I can't believe it's taken me so long to get around to reading this novella. I honestly do always try to read books before watching their movie adaptations but somehow this one slipped through the net. When a film is so iconic it is difficult to avoid - who could resist Audrey Hepburn's portrayal of Holly Golightly, the very definition of chic? But I have finally finished Truman Capote's original story and was interested to find it's quite a different beast to the film, although still every inch a classic.
Holly Golightly is essentially a high-class prostitute, wily and manipulative, acting without concern for the feelings of her friends or the men who fall in love with her. And indeed, acting without concern for the law. Yet she manages to remain somewhat endearing and I can see how some readers fall in love with her, too (I didn't). I suppose part of her charm is that she's so enigmatic and there is always a sense that there's an emotionally scarred little girl bubbling away underneath the hard face and lipstick. She borders on manic in nature, throwing her cat out of the window of a moving car one second, then feeling almost immediately regretful the next, exhibiting an unusual display of tenderness as she desperately searches for him.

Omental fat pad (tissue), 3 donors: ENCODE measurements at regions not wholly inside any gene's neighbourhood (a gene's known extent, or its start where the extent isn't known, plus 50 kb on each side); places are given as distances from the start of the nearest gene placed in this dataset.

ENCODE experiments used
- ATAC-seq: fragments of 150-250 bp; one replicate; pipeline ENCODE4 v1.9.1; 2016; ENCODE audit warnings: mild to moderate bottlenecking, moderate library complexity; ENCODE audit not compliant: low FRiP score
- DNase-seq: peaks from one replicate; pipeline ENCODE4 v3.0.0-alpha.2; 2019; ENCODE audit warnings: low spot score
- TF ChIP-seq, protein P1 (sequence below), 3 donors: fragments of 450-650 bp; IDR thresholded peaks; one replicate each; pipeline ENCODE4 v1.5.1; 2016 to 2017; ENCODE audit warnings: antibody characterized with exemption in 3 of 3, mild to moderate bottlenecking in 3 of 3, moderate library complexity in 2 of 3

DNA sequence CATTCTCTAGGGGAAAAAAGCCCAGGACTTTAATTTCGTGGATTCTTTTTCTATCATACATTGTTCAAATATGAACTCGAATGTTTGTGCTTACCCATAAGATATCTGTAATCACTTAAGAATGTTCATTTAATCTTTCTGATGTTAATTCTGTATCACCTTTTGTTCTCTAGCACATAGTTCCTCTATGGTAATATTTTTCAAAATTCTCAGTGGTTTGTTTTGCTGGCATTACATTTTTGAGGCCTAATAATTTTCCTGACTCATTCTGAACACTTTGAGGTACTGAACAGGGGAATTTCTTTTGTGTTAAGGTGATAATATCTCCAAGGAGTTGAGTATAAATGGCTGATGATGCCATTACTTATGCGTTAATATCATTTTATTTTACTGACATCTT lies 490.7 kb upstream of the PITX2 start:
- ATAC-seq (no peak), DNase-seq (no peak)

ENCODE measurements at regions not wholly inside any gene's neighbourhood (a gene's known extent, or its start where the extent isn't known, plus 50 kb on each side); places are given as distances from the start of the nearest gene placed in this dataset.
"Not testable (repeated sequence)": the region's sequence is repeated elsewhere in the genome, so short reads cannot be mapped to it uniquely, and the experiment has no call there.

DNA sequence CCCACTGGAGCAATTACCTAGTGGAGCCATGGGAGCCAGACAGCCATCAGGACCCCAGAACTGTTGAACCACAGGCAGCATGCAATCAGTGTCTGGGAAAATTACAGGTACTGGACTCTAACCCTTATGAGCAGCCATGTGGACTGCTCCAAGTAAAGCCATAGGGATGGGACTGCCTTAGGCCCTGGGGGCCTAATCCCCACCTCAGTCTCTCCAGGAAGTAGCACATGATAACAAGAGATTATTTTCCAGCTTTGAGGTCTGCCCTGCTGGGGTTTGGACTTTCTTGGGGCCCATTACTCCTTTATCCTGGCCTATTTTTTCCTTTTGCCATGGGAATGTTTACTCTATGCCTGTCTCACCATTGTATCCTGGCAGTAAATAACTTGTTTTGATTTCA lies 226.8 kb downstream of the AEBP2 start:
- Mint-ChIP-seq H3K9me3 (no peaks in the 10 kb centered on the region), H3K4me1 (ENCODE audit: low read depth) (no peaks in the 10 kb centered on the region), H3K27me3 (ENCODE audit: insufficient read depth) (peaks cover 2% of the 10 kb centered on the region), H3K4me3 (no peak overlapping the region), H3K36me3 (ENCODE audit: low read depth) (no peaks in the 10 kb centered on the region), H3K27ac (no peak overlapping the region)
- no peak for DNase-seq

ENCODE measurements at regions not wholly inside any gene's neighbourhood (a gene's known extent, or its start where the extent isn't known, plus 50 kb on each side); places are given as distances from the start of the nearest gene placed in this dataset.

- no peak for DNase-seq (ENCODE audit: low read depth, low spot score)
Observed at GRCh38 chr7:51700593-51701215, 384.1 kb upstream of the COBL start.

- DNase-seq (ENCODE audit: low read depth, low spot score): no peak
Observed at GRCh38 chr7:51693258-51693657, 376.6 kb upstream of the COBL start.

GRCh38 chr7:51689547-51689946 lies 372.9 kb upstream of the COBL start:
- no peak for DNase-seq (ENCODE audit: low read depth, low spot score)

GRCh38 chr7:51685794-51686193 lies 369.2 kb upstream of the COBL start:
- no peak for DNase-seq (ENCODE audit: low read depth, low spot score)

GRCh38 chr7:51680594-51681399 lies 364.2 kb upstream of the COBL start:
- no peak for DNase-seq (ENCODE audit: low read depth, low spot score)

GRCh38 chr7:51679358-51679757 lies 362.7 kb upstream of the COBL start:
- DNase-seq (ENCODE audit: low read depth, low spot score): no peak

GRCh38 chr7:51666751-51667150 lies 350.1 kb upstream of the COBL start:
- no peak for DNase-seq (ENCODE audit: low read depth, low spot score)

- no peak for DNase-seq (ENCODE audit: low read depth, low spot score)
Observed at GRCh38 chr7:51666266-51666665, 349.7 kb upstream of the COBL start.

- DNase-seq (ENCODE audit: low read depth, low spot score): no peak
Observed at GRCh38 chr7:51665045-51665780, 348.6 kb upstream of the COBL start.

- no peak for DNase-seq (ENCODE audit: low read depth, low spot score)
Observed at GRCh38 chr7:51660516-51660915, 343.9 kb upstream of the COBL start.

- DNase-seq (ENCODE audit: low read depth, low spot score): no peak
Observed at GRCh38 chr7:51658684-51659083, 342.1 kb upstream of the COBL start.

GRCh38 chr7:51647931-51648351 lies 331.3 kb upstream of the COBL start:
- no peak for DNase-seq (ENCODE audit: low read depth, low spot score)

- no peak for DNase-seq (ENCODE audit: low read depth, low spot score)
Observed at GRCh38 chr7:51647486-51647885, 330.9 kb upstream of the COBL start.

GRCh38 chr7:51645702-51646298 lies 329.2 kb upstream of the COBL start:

It's interesting to look at the way the covers of this book have changed over the years. It was first published as a feature in Esquire magazine, considered to be borderline obscene and very controversial. This is echoed in the early covers - "The wickedly funny experiences of a delightfully uninhibited playgirl" along with that image of Holly casually letting her strap slip off a bare shoulder, bottle of liquor at her side. Contrast this with the later movie tie-in covers showing the immaculately-coiffed Hepburn. And then the modern image on the front of my edition has a girlie, almost chick-lit feel to it that doesn't at all reflect the melancholy tale between the covers.
I don't read many short stories or novellas, generally preferring something a bit lengthier to sink my teeth into, but occasionally a book like this one goes to show that 100 pages can be just enough when the writing is top notch.